Honorable mentions: The Cardinals’ Brendan Donovan’s on-base skills and defensive versatility had him under strong consideration, but he ultimately just missed. Vinnie Pasquantino also walked more than he struck out in his breakout rookie campaign with the Royals, but it was still a relatively small sample and his limited defensive value kept him off the list for now.
Former D-Backs With Unique Skill Sets
19. Daulton Varsho, Blue Jays (26)
18. Jazz Chisholm Jr., Marlins (25)
Enter Varsho, a former full-time catcher who has turned himself into an elite defensive outfielder, and Chisholm Jr., a former infielder who is about to try to turn himself into an elite defensive outfielder with his surprising move to center field for the 2023 Marlins. More importantly, each has tremendous offensive ability from the left side. Varsho just broke out with 27 dingers for Arizona before being traded to Toronto over the winter, while Jazz’s .282 ISO was tied with Pete Alonso for seventh-best in MLB at the time he hit the IL with a season-ending back injury. Now healthy, Chisholm will need to maintain his power surge while learning a new position while Varsho adjusts to playing a key role for a new team with World Series aspirations. You certainly won’t find me betting against either of them.
17. Jeremy Peña, Astros (25)
16. Andrés Giménez, Guardians (24)
These were two of the biggest breakouts of last season. Giménez led all players on these rankings in bWAR with a remarkable 7.4, the highest bWAR mark by a second baseman 23 years old or younger since … *checks notes* … Eddie Collins in 1910?!? Yes, that’s a real fact, and an obvious sign that Cleveland has a clear franchise second baseman (and possibly shortstop if/when Amed Rosario leaves in free agency).
All Peña did in his debut season was become the first rookie position player ever to win LCS and World Series MVP, and that came after a regular season in which he became the first rookie shortstop to win a Gold Glove while launching 22 homers for good measure. The limited OBP skills cloud his ultimate offensive ceiling, but the baseline here of power-hitting elite defensive shortstop is already an immensely valuable one — just ask Dansby Swanson.
Both Giménez and Peña chased at a troubling number of pitches out of the zone, leaving the door open for some possible regression at the plate. To be fair, you *can* be a star hitter while chasing over 40% of pitches out of the zone — Rafael Devers says hello — but it isn’t common. Time will tell if Peña and Giménez have that sort of ability, or if they will settle into being merely great rather than elite players.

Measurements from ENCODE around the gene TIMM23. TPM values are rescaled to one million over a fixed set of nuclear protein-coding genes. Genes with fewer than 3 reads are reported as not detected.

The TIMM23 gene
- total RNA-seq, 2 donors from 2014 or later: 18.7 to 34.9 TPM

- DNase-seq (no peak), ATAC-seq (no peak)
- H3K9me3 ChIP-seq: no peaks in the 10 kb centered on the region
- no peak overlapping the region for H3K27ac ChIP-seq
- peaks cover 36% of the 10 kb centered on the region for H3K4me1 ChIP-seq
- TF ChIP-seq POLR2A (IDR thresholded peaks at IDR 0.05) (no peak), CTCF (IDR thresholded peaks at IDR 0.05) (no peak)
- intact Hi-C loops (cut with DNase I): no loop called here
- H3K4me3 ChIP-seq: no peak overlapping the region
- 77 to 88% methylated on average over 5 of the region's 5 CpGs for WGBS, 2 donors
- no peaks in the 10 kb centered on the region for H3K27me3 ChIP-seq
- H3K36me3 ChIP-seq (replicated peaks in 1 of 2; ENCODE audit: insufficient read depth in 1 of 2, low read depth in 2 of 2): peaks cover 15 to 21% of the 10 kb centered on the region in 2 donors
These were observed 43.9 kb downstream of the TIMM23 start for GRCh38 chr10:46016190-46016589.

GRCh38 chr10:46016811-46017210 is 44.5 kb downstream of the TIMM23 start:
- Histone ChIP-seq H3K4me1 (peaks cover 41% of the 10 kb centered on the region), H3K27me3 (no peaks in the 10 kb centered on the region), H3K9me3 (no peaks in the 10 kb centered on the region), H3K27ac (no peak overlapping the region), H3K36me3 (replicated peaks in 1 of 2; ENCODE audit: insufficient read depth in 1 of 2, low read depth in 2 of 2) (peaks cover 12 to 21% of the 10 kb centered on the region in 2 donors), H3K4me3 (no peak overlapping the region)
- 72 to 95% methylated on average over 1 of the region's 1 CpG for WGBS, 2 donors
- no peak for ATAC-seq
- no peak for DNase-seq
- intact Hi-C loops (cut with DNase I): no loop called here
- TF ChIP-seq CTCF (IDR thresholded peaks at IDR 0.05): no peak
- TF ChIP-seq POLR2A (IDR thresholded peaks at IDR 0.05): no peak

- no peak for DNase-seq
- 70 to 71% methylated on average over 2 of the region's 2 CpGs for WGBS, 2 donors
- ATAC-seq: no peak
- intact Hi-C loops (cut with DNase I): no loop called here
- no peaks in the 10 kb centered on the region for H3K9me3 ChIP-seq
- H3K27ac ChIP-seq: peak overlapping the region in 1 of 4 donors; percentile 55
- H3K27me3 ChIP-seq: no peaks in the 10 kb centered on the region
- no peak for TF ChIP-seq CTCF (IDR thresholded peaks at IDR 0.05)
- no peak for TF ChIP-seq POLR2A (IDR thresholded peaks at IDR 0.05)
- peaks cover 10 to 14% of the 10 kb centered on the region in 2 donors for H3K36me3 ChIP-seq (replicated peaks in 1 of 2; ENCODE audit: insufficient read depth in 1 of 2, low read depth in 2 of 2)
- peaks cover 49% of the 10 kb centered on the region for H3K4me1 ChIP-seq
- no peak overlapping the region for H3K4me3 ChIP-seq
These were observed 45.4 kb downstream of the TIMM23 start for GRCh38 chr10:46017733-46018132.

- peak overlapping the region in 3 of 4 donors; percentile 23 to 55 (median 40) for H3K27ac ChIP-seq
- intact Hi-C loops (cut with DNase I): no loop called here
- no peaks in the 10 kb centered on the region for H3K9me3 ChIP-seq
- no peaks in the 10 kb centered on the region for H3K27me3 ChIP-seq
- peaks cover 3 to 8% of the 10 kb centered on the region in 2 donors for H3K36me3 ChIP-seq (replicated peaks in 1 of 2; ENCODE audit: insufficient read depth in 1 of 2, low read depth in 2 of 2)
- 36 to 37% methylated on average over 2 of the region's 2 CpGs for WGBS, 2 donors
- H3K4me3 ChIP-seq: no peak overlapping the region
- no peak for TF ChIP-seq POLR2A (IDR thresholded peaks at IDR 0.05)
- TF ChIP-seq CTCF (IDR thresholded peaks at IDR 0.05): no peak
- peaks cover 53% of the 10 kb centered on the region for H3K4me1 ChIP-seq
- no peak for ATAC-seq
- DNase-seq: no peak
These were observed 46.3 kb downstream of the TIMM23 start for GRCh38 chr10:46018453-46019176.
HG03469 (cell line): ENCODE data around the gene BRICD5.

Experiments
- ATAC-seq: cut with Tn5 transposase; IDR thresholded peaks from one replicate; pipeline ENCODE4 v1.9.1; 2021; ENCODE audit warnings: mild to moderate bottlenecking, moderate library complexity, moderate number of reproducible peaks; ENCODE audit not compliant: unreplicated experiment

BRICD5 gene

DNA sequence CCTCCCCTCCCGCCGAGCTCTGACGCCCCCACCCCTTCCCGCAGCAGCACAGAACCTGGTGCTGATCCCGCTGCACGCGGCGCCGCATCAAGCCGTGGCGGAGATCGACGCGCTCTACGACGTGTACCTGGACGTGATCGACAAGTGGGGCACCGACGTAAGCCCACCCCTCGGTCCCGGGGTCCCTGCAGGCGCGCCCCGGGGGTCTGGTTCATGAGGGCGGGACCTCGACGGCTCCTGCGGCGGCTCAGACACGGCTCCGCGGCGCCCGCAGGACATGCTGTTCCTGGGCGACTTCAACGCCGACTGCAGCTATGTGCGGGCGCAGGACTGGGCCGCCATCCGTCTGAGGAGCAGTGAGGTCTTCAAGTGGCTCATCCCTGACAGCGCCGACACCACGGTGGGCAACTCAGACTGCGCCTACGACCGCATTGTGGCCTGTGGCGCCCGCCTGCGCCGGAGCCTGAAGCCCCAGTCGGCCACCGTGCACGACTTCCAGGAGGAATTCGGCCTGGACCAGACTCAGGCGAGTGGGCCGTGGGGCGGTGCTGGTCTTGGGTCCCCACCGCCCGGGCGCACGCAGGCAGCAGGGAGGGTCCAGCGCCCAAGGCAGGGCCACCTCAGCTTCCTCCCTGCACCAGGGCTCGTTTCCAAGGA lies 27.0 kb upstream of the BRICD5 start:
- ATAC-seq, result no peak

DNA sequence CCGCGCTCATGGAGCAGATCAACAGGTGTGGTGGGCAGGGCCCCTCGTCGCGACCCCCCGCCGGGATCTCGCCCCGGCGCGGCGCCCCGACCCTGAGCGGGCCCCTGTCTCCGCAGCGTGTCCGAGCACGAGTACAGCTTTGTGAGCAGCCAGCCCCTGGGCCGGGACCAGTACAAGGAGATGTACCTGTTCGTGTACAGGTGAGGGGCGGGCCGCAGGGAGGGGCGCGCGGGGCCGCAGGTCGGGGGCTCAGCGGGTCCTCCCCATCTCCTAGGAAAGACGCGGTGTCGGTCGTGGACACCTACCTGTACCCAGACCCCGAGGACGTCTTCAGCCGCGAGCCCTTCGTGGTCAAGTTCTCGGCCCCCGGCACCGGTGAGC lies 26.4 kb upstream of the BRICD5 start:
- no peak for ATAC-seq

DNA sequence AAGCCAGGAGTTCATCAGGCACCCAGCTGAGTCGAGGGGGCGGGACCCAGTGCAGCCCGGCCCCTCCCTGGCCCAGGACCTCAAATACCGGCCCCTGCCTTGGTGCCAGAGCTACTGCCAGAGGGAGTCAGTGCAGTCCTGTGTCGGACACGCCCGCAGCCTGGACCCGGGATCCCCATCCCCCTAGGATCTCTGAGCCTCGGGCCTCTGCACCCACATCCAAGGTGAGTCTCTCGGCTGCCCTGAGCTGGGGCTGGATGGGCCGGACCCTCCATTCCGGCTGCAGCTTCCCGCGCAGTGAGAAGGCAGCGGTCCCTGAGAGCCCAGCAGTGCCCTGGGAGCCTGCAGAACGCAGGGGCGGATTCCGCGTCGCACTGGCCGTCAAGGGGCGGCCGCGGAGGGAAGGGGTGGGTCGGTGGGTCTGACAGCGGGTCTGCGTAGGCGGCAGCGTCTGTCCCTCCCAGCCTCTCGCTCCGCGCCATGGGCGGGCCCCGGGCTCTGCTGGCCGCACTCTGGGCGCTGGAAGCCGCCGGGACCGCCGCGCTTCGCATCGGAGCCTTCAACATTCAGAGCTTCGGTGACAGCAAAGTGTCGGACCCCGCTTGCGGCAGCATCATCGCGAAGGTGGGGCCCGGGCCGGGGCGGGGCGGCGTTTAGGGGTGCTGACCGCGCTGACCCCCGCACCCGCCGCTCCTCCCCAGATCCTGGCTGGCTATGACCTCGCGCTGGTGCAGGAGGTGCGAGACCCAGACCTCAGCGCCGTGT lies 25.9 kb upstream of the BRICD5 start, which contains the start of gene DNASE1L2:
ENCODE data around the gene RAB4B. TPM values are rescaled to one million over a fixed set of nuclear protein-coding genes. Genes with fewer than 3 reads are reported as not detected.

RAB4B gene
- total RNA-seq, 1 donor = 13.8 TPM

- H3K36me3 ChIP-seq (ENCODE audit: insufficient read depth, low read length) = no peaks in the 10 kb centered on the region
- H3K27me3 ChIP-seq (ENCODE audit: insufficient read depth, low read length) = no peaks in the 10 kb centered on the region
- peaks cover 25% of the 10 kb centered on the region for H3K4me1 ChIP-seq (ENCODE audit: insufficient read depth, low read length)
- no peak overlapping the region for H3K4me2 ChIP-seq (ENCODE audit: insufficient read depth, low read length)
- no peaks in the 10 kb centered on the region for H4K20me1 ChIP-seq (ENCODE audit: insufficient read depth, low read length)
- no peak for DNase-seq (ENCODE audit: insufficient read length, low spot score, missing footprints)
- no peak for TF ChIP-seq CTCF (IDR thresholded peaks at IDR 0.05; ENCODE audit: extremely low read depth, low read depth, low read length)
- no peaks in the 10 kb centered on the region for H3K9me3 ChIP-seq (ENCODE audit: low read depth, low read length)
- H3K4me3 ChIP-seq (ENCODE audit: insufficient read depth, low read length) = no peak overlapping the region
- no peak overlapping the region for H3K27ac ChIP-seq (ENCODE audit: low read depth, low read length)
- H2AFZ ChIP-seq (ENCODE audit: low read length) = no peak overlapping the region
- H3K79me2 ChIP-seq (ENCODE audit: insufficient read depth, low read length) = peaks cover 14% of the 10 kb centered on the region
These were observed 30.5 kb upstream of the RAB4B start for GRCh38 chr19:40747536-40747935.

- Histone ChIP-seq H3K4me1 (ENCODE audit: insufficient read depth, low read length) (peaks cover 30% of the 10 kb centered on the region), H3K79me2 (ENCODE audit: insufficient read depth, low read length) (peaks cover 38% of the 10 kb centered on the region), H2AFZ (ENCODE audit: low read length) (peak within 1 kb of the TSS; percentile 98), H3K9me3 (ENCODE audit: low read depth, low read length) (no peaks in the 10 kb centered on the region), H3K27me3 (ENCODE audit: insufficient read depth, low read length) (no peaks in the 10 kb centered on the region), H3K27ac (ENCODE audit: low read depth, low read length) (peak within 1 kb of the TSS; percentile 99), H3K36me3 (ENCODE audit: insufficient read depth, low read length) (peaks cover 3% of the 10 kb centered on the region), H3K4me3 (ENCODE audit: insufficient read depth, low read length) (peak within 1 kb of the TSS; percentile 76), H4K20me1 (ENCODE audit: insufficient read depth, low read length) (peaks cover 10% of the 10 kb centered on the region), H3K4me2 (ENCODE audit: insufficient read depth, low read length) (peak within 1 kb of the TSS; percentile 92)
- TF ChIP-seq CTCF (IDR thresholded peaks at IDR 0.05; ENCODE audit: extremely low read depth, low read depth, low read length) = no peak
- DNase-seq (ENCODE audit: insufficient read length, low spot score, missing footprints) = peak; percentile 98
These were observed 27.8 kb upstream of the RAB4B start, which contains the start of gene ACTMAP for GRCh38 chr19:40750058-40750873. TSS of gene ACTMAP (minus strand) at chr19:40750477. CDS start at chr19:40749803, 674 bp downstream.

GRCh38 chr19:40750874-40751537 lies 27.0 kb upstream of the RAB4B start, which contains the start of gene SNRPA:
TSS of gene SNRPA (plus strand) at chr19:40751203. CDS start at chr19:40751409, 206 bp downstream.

The Kids Who Are About To Do It
15. Corbin Carroll, Diamondbacks (22)
14. Gunnar Henderson, Orioles (22)
The consensus top two prospects in the game check in just inside the top 15 on this list after stellar Septembers where they looked every bit like they belonged on a big-league field. Each has already shown an ability to impact the game on both sides of the ball and look like franchise cornerstones for Arizona and Baltimore for years to come.
Honorable mentions: It felt ridiculous to include anyone who has yet to record an MLB hit, but this is the part where we tell you that fellow top prospects Jordan Walker and Anthony Volpe were strongly considered for this list, as well. But even with the idea that we are projecting for the next half-decade, we felt more comfortable including those who had already demonstrated success at both Triple-A and the big-league level before crowning Walker and Volpe just yet.
The same could be said about two of the other best non-MLB hitters in the world right now who were considered in the preliminary stages: 21-year-old LSU outfielder Dylan Crews (the prohibitive favorite to go first overall in the upcoming draft who is currently hitting .531/.658/.988 for the No. 1-ranked Tigers) and 23-year-old Japanese slugger Munetaka Murakami, who just starred for champion Samurai Japan in the World Baseball Classic after launching 56 homers in Nippon Professional Baseball last season. They may end up two of the best hitters in MLB three years from now, but it’s way too early to include them.
The Kids Who Have Already Been Doing It
13. Wander Franco, Rays (22)
12. Michael Harris II, Braves (22)